|Publication number||US4687036 A|
|Application number||US 06/795,853|
|Publication date||Aug 18, 1987|
|Filing date||Nov 7, 1985|
|Priority date||Nov 7, 1985|
|Publication number||06795853, 795853, US 4687036 A, US 4687036A, US-A-4687036, US4687036 A, US4687036A|
|Original Assignee||Johnnie Thomas|
|Export Citation||BiBTeX, EndNote, RefMan|
|Patent Citations (12), Referenced by (15), Classifications (14), Legal Events (3)|
|External Links: USPTO, USPTO Assignment, Espacenet|
This invention relates to a novel type of handbag for women or men, designed to be worn over the shoulder or carried by hand. Likewise, it may be used for a backpack.
Conventional handbags are designed to be opened and closed by locks, metal hardware, snaps, zippers, nylon fibers (e.g. VELCRO), buckles, or other ancillary mechanisms. This requires materials other than the bag fabric or strap, itself, and greatly increases the cost. Furthermore, with conventional handbags the opening/closing hardware or mechanism is a stressed part, which often breaks or becomes disfunctional long before the bag itself is worn out.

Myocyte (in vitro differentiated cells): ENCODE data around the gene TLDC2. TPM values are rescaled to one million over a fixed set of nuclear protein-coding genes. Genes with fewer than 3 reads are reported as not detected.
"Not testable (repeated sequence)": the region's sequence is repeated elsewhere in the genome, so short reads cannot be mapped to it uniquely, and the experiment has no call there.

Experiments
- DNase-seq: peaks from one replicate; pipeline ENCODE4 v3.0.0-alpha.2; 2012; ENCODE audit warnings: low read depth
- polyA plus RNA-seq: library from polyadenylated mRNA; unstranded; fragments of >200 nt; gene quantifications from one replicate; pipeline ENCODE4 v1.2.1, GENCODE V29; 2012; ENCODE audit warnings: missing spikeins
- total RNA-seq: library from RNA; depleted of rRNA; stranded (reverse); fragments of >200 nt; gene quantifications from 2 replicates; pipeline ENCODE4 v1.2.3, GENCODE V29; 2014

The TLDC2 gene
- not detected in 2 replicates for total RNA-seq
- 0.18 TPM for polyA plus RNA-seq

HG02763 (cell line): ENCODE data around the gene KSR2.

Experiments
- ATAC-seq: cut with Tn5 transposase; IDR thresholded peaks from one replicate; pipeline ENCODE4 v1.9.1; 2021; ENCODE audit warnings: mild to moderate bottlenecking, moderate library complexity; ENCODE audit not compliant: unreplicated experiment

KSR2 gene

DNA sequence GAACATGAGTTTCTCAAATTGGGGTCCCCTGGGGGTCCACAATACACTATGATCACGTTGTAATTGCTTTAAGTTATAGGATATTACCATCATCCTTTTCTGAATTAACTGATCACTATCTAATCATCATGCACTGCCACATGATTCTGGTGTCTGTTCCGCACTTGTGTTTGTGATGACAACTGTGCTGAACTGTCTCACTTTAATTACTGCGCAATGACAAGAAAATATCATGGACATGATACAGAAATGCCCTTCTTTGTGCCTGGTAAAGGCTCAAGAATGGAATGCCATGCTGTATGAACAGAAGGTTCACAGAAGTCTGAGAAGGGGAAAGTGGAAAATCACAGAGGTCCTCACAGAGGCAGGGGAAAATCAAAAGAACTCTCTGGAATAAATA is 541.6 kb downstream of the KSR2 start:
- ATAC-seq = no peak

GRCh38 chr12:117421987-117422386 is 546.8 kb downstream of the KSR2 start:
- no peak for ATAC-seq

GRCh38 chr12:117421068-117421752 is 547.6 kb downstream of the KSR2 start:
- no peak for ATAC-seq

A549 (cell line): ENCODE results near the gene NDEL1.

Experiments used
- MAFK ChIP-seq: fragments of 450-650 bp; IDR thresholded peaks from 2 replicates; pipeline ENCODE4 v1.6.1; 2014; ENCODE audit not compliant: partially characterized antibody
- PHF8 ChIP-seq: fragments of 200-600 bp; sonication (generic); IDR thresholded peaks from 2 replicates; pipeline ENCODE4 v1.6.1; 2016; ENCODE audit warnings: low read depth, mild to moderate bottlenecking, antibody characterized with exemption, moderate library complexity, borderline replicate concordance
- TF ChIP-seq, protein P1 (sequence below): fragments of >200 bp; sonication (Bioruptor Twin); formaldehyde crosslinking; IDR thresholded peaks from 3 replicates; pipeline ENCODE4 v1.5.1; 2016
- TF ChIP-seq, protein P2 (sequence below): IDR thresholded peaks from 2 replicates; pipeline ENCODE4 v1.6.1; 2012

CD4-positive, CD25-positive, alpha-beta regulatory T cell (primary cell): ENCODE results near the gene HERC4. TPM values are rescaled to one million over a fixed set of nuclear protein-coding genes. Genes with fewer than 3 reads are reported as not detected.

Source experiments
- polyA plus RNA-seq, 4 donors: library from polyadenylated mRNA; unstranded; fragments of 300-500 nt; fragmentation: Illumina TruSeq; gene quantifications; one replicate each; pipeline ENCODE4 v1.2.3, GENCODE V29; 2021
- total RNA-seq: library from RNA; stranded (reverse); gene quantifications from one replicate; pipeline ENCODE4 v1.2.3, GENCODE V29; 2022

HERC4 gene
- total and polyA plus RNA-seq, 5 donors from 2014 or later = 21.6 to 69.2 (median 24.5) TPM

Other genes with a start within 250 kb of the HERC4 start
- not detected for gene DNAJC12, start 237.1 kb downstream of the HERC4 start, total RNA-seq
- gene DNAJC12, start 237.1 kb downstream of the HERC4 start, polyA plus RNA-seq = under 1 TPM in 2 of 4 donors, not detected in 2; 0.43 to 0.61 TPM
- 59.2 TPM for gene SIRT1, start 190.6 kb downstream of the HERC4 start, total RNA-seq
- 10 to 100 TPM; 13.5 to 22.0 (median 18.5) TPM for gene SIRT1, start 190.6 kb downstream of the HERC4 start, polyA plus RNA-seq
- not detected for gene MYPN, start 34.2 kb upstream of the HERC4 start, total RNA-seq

It is an object of the present invention to provide a handbag with a firm closure and easy opening without hardware; likewise for a backpack.
It is a further object of the present invention to provide a handbag which is secure and frustrating to potential pickpockets.
It is an additional object of the present invention to provide a handbag which is aesthetic and stylish.
It is yet a further object of the present invention to provide a handbag which can be opened and closed quickly and easily.
It is another object of the present invention to provide a handbag which can be manufactured in high volume at minimal cost; likewise for a backpack.
It is yet an additional object of the present invention to provide a handbag, wherein the opening and closing method can be made of the same fabric or material as the handbag itself; likewise for a backpack.
All the objects of the present invention and others, evident to those skilled in the art, are fulfilled by a pouch with flap, wherein the flap is opened and closed in coordination with a drawstring, rope, band, belt, or chain operating as a pulley.